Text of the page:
Fein (1981) documented well the research on the relationship between dramatic play and language in early childhood. Pelligrini (1985 p.108) defines dramatic play as the behaviors that children use to transform the identities of actions, people, and objects.
The play has been linked to an increase in children’s vocabulary (Levy, Wolfgang & Koorland 1992) and in short story comprehension. It also facilitates decontextualized language use since the children assign a name to more than one action, person or object.
Levy, Wolfgang & Koorland (1992)argues that it also increases developmental concept in addition to facilitating syntactical complexity. Through symbolic play, children are able to discuss an event devoid of a shared context with each other. In so doing, they get out of the closed contexts that they might be already versed with.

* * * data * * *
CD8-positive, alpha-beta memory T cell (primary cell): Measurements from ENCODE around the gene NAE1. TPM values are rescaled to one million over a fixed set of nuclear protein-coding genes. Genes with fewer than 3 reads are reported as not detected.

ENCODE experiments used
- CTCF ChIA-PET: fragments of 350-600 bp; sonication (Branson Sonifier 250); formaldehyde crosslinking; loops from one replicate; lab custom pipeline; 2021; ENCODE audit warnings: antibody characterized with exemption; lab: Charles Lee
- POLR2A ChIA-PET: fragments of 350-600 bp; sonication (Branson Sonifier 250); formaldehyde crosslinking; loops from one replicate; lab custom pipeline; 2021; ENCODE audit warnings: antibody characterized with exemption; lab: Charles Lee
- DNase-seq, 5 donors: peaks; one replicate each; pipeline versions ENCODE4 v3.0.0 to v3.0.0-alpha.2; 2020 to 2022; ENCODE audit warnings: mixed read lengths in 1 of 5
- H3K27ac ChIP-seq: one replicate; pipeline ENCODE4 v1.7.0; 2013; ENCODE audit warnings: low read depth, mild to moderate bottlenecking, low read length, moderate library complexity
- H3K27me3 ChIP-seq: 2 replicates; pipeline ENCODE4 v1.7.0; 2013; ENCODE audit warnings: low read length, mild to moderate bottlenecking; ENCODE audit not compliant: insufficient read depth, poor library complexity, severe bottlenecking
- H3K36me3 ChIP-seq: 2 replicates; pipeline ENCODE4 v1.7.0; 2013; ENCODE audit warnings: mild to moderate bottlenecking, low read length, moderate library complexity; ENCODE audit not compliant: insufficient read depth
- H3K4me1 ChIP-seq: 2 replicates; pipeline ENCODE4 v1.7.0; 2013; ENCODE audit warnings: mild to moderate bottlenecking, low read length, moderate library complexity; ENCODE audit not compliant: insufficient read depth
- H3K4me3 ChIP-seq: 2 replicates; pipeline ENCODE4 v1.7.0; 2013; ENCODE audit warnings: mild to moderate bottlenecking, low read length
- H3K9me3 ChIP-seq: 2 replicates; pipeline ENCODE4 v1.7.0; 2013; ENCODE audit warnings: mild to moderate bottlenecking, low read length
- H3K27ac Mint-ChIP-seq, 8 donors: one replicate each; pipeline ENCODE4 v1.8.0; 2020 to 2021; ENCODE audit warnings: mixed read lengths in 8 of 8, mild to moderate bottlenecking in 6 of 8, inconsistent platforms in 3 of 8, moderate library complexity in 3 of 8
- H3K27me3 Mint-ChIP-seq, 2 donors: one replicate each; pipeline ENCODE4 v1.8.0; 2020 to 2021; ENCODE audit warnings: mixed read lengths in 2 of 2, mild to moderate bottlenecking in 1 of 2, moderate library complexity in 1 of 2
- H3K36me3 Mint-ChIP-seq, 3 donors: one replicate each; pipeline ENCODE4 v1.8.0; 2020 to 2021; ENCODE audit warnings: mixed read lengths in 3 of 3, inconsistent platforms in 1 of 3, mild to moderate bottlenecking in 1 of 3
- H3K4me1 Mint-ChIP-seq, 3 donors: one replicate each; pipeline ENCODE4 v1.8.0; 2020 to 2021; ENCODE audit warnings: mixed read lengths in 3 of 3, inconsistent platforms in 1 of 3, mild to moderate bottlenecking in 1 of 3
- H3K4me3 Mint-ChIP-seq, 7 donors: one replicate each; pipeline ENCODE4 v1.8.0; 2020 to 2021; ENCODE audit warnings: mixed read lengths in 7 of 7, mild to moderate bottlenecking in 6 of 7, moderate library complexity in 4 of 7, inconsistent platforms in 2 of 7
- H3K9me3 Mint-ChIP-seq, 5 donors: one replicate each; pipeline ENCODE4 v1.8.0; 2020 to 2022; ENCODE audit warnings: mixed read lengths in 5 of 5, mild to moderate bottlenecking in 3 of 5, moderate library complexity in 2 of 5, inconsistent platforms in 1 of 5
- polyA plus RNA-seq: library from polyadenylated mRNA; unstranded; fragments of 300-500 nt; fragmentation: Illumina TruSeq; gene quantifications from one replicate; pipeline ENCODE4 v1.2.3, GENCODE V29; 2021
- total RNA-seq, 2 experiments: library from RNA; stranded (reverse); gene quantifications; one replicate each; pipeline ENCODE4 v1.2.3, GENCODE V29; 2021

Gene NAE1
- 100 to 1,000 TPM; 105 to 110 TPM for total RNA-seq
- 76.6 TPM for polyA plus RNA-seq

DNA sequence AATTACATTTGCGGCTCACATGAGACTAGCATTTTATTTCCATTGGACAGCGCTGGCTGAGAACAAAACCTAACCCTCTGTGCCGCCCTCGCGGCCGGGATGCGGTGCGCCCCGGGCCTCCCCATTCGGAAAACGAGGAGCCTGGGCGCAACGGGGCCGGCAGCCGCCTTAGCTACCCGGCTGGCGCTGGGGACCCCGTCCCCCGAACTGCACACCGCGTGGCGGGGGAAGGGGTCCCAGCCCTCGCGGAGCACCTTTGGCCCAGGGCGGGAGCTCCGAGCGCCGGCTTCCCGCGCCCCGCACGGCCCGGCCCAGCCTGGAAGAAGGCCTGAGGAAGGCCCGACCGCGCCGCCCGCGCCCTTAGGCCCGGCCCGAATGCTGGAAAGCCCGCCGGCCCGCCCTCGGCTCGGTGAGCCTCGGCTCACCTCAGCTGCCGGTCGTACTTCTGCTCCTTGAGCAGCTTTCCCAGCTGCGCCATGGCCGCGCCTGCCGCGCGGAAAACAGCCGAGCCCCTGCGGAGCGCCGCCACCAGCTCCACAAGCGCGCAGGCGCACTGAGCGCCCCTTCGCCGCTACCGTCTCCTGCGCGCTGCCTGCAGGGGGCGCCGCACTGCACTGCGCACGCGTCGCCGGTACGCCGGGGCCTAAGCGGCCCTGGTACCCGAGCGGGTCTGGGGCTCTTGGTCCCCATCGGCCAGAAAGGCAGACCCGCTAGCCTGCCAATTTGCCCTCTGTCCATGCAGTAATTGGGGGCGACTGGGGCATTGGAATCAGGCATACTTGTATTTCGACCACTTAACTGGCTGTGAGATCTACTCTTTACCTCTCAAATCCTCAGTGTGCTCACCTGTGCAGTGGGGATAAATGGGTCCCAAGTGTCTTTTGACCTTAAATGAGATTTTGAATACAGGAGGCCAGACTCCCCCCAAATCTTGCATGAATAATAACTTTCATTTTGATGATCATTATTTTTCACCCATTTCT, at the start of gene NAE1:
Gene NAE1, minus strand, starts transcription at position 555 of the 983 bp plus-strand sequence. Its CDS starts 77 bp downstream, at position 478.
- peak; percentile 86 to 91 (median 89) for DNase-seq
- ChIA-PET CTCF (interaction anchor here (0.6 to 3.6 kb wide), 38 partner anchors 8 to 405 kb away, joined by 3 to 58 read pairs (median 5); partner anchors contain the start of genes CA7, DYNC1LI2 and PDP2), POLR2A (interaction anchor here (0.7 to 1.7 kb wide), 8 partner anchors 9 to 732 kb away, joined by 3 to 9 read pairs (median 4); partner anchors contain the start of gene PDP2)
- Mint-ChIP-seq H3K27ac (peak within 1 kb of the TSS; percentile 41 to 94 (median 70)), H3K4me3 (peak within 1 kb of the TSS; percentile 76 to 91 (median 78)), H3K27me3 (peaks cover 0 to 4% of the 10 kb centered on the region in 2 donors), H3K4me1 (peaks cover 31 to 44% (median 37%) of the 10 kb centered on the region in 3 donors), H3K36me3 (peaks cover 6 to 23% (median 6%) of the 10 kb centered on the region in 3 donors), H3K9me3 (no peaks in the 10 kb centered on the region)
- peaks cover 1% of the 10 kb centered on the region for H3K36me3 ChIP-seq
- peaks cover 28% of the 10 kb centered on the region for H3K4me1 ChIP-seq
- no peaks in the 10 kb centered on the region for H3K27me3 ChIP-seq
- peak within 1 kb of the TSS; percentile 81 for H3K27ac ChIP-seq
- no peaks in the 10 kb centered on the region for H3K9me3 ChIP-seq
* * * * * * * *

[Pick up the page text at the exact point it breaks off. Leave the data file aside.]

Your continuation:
Re-enactment of what is of special interest is common in children. Playing using toys for instance as they are taught a language will be easier for them to remember the language/words of the language because the toys used are of interest to them.
Symbolic play, therefore, is very important as far as the child’s language development is concerned. Reading a book that has animals in it may lead to the children talking about animals that they know mostly from the toys that they might be in possession of.
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